Seattle will protect the Showbox from redevelopment for at least six additional months, the City Council decided Monday, voting¬†to prolong the music venue’s temporary inclusion in the Pike Place Market Historic District.

The council initially brought the Showbox property into the historic district last August to shield the 80-year-old club from being bulldozed and replaced with a new apartment tower.

The temporary measure was supposed to last until July 23 and allow the city time to study whether the First Avenue property should be permanently included in the historic district.¬†But the Department of Neighborhoods didn’t have the budget to get started right away and isn’t done yet.

The plan was for the department to complete its work by April, enabling the council to vote in July. The department now instead hopes to issue a preliminary recommendation by the end of June.

Were the department to recommend permanently including the Showbox building in the historic district, the city would need to complete an environmental review. The earliest the council could vote would be next January, according to a staff memo.

During a public-comment period, Showbox worker Misha Dumois urged the council to remember other old theaters lost to the wrecking ball. She said Monday’s extension “could be the difference” between rescuing and losing another beloved venue.

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Councilmember Lisa Herbold, who championed the legislation, said cultural spaces such as the Showbox “drive economic growth” and make Seattle a vibrant city.

The vote was 8-1, with Councilmember Abel Pacheco the lone opponent. The city “should be embracing density,” Pacheco said, noting the Showbox is housed in a building at high risk for earthquake damage and noting the tower project would be required to pay millions of dollars into Seattle’s affordable-housing fund.

“I do not believe this tool is the right way to go about saving the Showbox,” he said, calling the historic district a “blunt policy instrument.”

The Pike Place Market Historical Commission approves new buildings, changes to buildings and changes in building uses within the historic district.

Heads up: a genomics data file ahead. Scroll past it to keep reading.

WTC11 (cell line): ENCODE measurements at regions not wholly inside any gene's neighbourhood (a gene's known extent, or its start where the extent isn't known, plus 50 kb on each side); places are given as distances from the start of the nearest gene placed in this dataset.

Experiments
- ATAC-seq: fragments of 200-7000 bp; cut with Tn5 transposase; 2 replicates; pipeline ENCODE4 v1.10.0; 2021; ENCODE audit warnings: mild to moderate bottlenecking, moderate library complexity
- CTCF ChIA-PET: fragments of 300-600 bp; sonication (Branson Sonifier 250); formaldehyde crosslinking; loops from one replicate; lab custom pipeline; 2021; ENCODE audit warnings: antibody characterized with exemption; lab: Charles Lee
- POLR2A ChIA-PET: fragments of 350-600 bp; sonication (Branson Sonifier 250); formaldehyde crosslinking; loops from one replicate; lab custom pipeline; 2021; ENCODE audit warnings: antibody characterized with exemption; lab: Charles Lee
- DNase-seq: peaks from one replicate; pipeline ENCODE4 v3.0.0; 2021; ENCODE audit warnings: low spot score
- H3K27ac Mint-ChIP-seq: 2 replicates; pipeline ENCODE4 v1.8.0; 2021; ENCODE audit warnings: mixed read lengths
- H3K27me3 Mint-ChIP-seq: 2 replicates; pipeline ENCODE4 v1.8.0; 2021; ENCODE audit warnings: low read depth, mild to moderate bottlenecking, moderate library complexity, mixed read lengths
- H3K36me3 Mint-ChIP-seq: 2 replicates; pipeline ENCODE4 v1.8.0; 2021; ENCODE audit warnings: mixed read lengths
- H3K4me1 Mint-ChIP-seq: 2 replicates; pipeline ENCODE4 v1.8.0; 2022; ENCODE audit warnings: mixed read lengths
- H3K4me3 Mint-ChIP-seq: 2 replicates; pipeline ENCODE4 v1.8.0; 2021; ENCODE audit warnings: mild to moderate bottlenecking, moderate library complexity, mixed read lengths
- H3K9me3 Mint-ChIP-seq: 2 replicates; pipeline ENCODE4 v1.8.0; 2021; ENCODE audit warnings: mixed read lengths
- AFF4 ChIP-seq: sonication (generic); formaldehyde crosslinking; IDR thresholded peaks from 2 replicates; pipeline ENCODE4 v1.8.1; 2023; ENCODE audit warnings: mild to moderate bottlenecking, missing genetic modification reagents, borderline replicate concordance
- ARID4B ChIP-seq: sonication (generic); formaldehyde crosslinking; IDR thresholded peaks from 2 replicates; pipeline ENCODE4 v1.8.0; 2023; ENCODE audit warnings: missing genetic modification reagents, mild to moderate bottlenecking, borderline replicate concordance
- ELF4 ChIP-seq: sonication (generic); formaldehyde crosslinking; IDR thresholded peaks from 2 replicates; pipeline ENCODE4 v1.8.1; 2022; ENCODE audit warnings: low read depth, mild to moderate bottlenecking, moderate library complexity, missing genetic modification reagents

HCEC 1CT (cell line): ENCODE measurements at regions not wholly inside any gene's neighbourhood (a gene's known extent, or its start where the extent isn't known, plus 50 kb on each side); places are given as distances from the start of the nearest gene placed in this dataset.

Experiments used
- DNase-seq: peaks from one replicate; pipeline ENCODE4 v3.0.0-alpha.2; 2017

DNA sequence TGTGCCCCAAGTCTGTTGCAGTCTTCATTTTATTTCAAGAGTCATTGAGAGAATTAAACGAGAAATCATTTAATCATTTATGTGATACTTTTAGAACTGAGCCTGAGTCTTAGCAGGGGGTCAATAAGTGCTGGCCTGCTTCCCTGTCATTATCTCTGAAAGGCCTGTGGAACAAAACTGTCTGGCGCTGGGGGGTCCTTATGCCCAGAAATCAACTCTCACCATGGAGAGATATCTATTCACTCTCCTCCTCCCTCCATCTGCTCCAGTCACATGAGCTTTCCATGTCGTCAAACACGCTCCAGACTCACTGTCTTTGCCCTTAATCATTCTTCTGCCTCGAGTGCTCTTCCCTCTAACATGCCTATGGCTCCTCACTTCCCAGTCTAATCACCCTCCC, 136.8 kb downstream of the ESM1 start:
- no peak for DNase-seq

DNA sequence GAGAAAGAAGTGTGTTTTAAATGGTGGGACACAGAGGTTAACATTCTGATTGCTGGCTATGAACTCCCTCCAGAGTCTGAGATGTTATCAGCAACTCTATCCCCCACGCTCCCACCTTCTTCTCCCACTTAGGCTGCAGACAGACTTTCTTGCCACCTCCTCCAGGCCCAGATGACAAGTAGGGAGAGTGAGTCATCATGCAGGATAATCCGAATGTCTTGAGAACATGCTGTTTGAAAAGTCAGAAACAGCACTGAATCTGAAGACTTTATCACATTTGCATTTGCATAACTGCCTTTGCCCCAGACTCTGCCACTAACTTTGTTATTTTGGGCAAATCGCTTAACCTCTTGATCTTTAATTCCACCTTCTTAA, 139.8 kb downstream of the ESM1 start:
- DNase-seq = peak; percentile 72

The battle over the Showbox is meanwhile being waged in other ways. Seattle’s landmarks preservation board approved a nomination last week for it to become a landmark and a lawsuit brought against the city by the site’s owner remains unresolved, with a hearing scheduled later this month.

Now that the nomination has been approved, the board could vote to designate the Showbox a landmark and require the preservation of certain physical elements. Designation wouldn’t necessarily stop redevelopment nor guarantee the space would continue to be used for live music.

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The Showbox is run by AEG Live, an international power player in the concert business that leases the venue from a company associated with longtime downtown property owner Roger Forbes.

The Seattle music community was shaken last summer when news broke that Onni Group, a Canadian developer, was planning to buy the site and build a 44-story residential tower there.

As one petition to make the Showbox a landmark caught fire, drawing tens of thousands of signatures, the council took action. The petition now has more than 118,000 signatures. The nonprofit Historic Seattle last month made a preliminary offer to buy the property.

The Showbox opened in 1939 and hosted Duke Ellington in 1940 but was vacant by 1948, later serving as a theater, dance club, furniture store and bingo parlor. The venue reopened as the Showbox from 1979 to 1983, hosting James Brown, the Sex Pistols and the Police, was converted into a comedy club and then reopened as the Showbox again in 1996.